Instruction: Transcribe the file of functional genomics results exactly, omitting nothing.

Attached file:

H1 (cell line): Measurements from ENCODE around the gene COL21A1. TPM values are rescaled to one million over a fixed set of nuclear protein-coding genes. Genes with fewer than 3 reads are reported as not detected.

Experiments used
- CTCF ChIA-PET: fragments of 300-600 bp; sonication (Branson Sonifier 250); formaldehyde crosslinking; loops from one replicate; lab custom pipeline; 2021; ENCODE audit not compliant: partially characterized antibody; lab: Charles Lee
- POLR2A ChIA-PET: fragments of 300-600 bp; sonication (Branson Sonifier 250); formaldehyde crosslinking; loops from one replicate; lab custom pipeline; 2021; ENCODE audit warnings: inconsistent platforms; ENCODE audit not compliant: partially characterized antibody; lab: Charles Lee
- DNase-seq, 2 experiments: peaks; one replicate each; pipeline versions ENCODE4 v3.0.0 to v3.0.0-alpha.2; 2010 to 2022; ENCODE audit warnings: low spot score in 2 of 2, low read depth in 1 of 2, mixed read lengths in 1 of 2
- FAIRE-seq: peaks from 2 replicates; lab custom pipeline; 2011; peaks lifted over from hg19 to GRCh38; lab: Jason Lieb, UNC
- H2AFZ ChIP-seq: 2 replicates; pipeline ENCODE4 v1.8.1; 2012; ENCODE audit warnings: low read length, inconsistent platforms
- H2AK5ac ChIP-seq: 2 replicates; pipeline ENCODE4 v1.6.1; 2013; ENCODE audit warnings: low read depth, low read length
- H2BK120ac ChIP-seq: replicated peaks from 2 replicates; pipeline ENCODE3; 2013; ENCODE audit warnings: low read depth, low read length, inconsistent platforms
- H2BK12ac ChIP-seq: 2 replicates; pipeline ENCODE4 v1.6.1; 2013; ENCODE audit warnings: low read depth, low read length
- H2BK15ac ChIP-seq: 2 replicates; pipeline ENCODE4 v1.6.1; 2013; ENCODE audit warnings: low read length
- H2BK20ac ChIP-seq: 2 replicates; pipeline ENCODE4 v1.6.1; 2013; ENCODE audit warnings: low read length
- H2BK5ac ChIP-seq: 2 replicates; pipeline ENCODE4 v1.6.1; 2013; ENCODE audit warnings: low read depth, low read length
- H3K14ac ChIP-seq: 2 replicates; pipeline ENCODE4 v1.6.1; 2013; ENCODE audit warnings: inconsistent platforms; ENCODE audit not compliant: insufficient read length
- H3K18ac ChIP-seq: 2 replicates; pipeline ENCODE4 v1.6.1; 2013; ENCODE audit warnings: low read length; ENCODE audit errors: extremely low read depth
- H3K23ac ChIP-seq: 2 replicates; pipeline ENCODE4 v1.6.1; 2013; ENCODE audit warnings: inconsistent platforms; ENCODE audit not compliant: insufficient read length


H1 (cell line): Measurements from ENCODE around the gene COL21A1. TPM values are rescaled to one million over a fixed set of nuclear protein-coding genes. Genes with fewer than 3 reads are reported as not detected.

Experiments used
- CTCF ChIA-PET: fragments of 300-600 bp; sonication (Branson Sonifier 250); formaldehyde crosslinking; loops from one replicate; lab custom pipeline; 2021; ENCODE audit not compliant: partially characterized antibody; lab: Charles Lee
- POLR2A ChIA-PET: fragments of 300-600 bp; sonication (Branson Sonifier 250); formaldehyde crosslinking; loops from one replicate; lab custom pipeline; 2021; ENCODE audit warnings: inconsistent platforms; ENCODE audit not compliant: partially characterized antibody; lab: Charles Lee
- DNase-seq, 2 experiments: peaks; one replicate each; pipeline versions ENCODE4 v3.0.0 to v3.0.0-alpha.2; 2010 to 2022; ENCODE audit warnings: low spot score in 2 of 2, low read depth in 1 of 2, mixed read lengths in 1 of 2
- FAIRE-seq: peaks from 2 replicates; lab custom pipeline; 2011; peaks lifted over from hg19 to GRCh38; lab: Jason Lieb, UNC
- H2AFZ ChIP-seq: 2 replicates; pipeline ENCODE4 v1.8.1; 2012; ENCODE audit warnings: low read length, inconsistent platforms
- H2AK5ac ChIP-seq: 2 replicates; pipeline ENCODE4 v1.6.1; 2013; ENCODE audit warnings: low read depth, low read length
- H2BK120ac ChIP-seq: replicated peaks from 2 replicates; pipeline ENCODE3; 2013; ENCODE audit warnings: low read depth, low read length, inconsistent platforms
- H2BK12ac ChIP-seq: 2 replicates; pipeline ENCODE4 v1.6.1; 2013; ENCODE audit warnings: low read depth, low read length
- H2BK15ac ChIP-seq: 2 replicates; pipeline ENCODE4 v1.6.1; 2013; ENCODE audit warnings: low read length
- H2BK20ac ChIP-seq: 2 replicates; pipeline ENCODE4 v1.6.1; 2013; ENCODE audit warnings: low read length
- H2BK5ac ChIP-seq: 2 replicates; pipeline ENCODE4 v1.6.1; 2013; ENCODE audit warnings: low read depth, low read length
- H3K14ac ChIP-seq: 2 replicates; pipeline ENCODE4 v1.6.1; 2013; ENCODE audit warnings: inconsistent platforms; ENCODE audit not compliant: insufficient read length
- H3K18ac ChIP-seq: 2 replicates; pipeline ENCODE4 v1.6.1; 2013; ENCODE audit warnings: low read length; ENCODE audit errors: extremely low read depth
- H3K23ac ChIP-seq: 2 replicates; pipeline ENCODE4 v1.6.1; 2013; ENCODE audit warnings: inconsistent platforms; ENCODE audit not compliant: insufficient read length